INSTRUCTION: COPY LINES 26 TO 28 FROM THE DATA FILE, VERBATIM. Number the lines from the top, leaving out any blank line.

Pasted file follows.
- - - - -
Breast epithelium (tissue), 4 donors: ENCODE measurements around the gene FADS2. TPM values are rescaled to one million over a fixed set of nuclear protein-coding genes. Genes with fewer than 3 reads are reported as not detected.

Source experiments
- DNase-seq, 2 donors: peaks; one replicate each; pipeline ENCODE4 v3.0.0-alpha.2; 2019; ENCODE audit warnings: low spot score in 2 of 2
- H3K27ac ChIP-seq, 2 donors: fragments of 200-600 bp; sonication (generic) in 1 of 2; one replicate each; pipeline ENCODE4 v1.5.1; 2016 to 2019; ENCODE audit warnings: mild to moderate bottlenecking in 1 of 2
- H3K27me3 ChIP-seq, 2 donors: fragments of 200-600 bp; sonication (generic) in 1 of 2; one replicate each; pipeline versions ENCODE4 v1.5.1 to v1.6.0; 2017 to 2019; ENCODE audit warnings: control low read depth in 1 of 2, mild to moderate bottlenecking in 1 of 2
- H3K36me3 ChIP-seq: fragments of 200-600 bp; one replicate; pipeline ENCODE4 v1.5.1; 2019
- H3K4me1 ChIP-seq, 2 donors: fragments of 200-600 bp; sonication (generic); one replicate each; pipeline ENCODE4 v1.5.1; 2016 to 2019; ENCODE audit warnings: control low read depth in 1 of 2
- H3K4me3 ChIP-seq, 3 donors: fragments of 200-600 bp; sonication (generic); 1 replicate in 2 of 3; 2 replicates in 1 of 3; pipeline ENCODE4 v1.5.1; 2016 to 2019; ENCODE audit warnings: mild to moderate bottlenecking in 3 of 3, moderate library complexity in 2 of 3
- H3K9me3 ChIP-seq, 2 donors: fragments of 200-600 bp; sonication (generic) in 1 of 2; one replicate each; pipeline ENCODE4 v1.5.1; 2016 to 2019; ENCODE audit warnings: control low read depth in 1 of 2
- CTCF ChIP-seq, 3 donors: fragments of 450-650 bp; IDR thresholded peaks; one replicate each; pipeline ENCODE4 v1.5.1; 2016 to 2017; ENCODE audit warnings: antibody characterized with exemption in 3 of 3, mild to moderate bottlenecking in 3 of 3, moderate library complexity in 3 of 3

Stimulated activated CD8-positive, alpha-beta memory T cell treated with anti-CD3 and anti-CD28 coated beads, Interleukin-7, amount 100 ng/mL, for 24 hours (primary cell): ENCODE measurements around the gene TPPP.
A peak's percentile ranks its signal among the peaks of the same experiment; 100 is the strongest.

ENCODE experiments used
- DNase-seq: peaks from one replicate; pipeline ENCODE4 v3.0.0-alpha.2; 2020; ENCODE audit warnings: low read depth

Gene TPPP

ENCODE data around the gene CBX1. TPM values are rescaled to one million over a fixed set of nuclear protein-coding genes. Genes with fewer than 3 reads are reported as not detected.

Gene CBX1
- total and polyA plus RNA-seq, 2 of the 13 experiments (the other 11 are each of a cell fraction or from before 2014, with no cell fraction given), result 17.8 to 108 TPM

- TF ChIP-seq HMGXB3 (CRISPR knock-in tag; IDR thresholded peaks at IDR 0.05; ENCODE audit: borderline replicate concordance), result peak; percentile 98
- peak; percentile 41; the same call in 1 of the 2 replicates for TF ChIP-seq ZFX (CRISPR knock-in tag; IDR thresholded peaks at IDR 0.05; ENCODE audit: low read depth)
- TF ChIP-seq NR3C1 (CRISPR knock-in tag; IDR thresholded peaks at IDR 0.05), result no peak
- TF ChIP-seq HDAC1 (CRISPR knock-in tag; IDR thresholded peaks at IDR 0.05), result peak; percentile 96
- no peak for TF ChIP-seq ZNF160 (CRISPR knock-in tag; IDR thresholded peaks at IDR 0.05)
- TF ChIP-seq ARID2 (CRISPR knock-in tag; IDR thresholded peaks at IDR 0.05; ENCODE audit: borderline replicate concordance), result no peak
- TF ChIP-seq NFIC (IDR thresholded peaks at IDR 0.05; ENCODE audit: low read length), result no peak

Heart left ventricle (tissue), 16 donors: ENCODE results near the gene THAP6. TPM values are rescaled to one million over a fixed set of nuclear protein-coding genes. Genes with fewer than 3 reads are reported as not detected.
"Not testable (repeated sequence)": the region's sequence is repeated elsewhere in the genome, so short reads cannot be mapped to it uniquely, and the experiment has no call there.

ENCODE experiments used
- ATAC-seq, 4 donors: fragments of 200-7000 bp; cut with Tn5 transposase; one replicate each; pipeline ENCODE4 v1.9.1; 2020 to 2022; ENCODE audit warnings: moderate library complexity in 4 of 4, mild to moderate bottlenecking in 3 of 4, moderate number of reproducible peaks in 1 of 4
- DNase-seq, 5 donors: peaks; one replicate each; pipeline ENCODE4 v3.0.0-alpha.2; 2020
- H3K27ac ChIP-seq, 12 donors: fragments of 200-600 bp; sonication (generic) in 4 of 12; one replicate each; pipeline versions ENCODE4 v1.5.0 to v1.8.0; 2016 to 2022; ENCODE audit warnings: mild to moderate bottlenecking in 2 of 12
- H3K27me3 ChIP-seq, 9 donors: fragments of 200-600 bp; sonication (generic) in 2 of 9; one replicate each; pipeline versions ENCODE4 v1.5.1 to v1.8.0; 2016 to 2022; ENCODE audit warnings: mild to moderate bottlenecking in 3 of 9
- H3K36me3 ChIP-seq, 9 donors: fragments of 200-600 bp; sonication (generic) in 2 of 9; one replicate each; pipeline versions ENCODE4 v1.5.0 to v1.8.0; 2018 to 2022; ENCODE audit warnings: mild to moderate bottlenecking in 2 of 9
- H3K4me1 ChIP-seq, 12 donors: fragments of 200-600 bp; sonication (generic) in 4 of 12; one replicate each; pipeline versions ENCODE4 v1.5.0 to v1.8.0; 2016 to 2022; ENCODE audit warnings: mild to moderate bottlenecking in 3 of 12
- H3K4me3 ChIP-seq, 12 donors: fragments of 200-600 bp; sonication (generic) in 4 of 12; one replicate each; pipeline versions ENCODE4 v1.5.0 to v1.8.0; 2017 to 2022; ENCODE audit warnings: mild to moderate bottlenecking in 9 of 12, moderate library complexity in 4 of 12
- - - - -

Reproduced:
Heart left ventricle (tissue), 16 donors: ENCODE results near the gene THAP6. TPM values are rescaled to one million over a fixed set of nuclear protein-coding genes. Genes with fewer than 3 reads are reported as not detected.
"Not testable (repeated sequence)": the region's sequence is repeated elsewhere in the genome, so short reads cannot be mapped to it uniquely, and the experiment has no call there.

ENCODE experiments used